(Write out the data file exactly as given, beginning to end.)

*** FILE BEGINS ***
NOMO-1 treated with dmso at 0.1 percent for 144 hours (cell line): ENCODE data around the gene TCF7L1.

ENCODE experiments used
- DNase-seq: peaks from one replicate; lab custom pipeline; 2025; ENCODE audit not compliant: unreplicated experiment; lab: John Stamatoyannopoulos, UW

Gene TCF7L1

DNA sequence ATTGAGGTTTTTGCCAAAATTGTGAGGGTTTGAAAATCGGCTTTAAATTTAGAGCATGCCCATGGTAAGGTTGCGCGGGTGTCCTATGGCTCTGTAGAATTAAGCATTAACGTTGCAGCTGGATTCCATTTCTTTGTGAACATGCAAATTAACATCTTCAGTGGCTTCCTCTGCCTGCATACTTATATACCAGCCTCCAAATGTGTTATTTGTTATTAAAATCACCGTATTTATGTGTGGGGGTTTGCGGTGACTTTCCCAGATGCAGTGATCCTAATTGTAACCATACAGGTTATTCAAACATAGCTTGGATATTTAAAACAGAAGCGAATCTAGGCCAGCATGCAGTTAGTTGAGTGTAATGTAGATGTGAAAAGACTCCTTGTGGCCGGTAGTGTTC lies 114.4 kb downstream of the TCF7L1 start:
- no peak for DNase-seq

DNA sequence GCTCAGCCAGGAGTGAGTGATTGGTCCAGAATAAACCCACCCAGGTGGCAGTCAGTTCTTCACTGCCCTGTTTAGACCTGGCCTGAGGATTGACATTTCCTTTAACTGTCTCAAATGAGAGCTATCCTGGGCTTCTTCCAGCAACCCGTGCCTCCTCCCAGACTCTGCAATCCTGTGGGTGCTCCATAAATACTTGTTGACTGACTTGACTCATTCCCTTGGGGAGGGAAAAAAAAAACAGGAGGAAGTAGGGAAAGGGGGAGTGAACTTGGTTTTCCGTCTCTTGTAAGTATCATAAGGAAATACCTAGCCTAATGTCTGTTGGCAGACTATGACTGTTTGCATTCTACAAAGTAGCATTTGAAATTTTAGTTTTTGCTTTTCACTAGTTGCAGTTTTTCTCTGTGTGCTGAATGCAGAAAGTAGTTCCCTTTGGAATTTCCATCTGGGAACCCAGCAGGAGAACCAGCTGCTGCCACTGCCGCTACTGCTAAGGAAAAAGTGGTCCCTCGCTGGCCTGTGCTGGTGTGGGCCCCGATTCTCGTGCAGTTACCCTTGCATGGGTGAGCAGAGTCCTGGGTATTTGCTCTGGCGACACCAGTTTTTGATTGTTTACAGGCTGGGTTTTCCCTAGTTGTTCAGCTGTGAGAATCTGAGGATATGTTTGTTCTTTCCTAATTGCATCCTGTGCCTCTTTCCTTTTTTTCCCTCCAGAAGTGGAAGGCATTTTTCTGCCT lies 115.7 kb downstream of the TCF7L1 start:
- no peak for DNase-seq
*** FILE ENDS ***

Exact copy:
NOMO-1 treated with dmso at 0.1 percent for 144 hours (cell line): ENCODE data around the gene TCF7L1.

ENCODE experiments used
- DNase-seq: peaks from one replicate; lab custom pipeline; 2025; ENCODE audit not compliant: unreplicated experiment; lab: John Stamatoyannopoulos, UW

Gene TCF7L1

DNA sequence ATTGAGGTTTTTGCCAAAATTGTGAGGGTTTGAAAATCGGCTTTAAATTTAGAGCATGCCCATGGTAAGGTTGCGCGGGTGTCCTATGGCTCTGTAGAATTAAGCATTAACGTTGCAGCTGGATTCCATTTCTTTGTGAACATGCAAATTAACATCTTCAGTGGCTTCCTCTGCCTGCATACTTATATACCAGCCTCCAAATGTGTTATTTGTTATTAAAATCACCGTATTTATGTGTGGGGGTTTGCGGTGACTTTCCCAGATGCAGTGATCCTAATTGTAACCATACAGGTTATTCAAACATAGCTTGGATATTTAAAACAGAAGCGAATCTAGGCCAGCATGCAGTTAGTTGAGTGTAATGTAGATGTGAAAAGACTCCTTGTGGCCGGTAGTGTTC lies 114.4 kb downstream of the TCF7L1 start:
- no peak for DNase-seq

DNA sequence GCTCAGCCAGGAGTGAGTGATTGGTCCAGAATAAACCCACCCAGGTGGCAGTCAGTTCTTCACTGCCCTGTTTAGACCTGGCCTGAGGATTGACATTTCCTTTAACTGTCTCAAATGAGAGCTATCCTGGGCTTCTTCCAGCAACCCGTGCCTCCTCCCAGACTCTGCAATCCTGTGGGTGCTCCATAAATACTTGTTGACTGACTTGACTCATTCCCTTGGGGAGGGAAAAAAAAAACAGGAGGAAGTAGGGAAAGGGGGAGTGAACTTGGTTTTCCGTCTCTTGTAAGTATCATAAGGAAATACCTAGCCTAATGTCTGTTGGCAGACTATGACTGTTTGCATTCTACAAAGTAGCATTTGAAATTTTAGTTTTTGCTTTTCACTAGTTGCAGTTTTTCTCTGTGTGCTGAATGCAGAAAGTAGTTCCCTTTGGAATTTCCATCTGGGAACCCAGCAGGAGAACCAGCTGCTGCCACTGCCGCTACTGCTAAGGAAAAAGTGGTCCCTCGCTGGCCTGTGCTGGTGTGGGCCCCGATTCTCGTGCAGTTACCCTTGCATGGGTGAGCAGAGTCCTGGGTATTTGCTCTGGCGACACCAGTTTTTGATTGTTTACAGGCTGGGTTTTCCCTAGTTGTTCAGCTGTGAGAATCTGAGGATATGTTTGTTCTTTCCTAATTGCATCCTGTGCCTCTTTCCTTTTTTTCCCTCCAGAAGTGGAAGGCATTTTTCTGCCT lies 115.7 kb downstream of the TCF7L1 start:
- no peak for DNase-seq